December 11, 2009
It’s not a purpose built MTB track, but a network of interlinked walking paths. The paths are therefore not the wide flowing trails I am used to, but are really challenging in that the twist and turn through the bush erratically, are often quite narrow and closely skirt the (very thorny) trees. There are no berms, custom jumps or switchbacks, but there are rock gardens aplenty – varying from beds of small rocks and rock “paved” paths through some interesting rock faces and drop offs to spectacular downhill bits negotiating boulders 0.5 to 2m (2 to 6 foot) in size. Some of the last type of rock gardens looked impossible unless you’re Sam Hill or Steve Peat, but because these paths were made to walk and climb on foot, the transitions between are human step size and even my hardtail cleared them well. A wild ride at times but quite doable. Another feature of these paths is what I came to call “rock pinches” – a very narrow path (at times only 8-10cm (3-4 inches)!) wending between rocks up to 0.5m (2 feet) high. It is often impossible to pedal and, going uphill, the only way to keep momentum is rachetting the pedals. Some of the paths have been used for decades and have been worn 20cm (8 inches) into the ground. These are difficult to ride as the pedals hit the side of the path – forcing you to either power through or ramp up onto the edge of the path and ride parallel to it. The single tracks are narrow – 30cm (1 foot) on average. The grass grows right to the edge and often 1m (3 feet) high. This can and does conceal rocks. My pedals took a beating! There are a couple of places on the west side of Upper Dam where it is not possible to ride and I had to pick up my bike and climb. Maybe world class XC riders could do those sections, but I have my doubts!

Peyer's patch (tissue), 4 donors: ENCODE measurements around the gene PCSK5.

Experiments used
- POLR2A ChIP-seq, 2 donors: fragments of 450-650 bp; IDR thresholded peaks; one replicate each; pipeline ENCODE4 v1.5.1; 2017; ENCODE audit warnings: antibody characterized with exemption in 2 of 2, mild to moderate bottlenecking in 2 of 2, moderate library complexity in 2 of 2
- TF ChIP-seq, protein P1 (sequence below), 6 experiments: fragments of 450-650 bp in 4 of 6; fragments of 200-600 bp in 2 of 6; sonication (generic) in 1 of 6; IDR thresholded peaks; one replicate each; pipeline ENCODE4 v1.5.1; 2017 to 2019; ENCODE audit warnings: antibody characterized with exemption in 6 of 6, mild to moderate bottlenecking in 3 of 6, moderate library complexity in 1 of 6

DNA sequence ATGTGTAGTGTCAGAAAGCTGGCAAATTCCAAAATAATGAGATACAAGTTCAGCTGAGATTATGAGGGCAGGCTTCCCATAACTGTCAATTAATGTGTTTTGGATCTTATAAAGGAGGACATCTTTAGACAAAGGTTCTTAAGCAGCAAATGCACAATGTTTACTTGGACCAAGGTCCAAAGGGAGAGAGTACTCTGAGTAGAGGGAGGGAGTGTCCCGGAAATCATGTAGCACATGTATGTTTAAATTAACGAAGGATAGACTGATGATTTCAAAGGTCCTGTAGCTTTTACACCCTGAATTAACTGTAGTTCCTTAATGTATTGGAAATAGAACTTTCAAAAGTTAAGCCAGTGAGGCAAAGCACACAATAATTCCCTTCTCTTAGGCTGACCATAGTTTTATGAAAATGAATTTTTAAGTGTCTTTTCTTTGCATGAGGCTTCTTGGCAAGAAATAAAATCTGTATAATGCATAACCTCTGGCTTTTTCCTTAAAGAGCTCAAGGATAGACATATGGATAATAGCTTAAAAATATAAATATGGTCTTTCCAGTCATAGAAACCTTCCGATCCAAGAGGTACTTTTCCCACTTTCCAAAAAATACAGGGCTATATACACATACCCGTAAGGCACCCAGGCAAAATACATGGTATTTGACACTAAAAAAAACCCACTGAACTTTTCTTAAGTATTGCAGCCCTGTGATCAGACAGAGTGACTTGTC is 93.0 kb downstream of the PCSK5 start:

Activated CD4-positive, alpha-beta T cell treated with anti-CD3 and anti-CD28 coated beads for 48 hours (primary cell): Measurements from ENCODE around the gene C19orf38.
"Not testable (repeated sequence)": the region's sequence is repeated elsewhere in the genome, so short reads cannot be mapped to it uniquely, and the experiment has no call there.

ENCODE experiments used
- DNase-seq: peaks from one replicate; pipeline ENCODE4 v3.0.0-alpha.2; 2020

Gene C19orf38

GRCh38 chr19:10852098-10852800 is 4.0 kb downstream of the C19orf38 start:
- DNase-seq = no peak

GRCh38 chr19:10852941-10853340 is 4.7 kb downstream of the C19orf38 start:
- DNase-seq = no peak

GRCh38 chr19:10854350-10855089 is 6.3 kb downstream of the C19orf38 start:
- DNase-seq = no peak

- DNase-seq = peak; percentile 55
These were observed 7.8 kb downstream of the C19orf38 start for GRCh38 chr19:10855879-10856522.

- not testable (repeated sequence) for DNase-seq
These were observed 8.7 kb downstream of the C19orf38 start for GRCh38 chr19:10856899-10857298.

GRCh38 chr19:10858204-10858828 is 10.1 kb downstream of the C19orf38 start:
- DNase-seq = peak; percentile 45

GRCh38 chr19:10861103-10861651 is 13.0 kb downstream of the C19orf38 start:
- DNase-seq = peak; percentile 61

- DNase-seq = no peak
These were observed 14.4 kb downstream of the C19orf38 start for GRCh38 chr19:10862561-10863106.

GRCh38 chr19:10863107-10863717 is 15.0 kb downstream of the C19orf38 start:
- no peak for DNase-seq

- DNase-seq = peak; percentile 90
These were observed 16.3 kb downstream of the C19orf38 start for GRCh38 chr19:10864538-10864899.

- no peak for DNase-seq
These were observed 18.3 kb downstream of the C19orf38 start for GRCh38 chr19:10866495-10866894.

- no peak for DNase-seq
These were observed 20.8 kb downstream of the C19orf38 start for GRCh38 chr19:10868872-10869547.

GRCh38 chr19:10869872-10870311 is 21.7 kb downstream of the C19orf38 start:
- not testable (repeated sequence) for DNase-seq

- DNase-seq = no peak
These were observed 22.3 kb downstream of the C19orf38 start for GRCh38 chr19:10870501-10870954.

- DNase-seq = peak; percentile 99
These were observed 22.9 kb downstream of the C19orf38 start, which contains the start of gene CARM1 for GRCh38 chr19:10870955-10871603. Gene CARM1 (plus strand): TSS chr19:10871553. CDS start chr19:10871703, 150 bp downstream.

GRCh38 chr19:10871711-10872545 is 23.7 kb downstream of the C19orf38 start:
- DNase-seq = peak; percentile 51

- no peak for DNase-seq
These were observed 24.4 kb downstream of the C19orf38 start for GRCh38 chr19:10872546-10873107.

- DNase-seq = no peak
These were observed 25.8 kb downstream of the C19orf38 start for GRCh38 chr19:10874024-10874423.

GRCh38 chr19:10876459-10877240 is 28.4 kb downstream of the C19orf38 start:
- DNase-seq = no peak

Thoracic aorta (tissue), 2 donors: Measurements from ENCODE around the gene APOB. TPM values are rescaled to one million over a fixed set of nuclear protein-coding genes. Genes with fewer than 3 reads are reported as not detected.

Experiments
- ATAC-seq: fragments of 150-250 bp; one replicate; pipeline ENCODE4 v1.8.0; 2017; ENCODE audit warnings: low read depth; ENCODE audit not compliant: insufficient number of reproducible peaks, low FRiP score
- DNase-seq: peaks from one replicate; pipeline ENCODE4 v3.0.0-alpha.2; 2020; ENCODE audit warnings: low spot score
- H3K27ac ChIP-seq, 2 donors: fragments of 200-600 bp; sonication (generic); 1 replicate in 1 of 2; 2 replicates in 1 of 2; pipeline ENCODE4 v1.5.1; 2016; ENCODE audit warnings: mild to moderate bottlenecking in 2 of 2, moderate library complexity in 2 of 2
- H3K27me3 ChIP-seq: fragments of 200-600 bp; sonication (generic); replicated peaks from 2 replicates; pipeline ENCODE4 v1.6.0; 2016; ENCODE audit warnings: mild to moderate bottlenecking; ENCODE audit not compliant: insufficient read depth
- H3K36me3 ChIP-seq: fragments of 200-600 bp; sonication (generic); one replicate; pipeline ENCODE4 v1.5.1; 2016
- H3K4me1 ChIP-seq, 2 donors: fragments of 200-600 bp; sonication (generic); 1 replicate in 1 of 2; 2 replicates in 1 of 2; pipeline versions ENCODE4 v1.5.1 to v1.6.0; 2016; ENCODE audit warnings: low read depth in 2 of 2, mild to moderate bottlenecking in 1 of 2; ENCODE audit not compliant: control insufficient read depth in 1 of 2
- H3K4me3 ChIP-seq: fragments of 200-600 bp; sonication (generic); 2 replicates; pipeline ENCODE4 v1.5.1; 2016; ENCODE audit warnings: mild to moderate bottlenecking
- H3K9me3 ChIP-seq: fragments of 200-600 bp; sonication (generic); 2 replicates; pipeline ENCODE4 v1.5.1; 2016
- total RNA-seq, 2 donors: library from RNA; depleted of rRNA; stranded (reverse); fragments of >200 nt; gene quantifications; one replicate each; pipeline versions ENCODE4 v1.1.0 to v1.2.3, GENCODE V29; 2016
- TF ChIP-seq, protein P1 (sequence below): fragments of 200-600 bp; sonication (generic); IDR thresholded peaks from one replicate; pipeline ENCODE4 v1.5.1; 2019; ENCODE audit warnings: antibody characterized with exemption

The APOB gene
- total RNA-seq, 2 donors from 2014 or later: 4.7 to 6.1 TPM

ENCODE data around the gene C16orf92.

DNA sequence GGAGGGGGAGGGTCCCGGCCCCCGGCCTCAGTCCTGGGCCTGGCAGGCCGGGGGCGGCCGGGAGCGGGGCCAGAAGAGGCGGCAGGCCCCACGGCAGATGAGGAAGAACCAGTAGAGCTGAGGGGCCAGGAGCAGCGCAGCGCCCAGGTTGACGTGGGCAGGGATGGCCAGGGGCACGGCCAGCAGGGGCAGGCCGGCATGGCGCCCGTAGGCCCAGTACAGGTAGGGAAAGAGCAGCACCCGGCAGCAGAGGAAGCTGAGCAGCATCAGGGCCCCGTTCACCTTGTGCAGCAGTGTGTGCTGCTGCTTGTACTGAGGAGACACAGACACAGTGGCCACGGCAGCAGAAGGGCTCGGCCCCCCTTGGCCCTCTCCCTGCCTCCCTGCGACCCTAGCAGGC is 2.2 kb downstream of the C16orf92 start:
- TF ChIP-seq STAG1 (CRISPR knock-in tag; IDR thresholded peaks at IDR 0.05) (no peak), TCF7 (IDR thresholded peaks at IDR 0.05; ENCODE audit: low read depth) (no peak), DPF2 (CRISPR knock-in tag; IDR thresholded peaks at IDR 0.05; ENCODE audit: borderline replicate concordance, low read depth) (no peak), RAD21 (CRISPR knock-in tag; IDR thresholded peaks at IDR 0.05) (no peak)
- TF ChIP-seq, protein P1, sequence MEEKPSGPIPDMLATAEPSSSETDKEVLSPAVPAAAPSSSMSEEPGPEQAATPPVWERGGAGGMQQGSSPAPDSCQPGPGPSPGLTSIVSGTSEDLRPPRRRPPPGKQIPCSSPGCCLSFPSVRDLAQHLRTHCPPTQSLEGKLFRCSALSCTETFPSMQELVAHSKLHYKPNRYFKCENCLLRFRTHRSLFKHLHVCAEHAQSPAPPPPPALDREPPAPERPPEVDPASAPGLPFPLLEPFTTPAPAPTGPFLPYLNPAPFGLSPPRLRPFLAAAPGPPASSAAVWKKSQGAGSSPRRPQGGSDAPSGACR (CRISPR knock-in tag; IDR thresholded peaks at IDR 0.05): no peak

For me the real excitement was exploring virgin MTB trails. Few of these trails are ever ridden (only walked) – in fact a couple of the few times I encountered people on the trails they expressed surprise that anyone would/could ride them. It is clear they are not made for MTB: you can be zooming along a clear sandy track when suddenly are presented with a nasty rock pinch, a set of rustic stairs or it just ends at a vertical rock face next to what appears to be a fishing spot. But it was just that unpredictability which provided the excitement plus the diversity of the intricate interwoven network of tracks that I am not sure I exhausted after 2 months of riding there 3-4 times a week.
Mt Stromlo, Canberra, Australia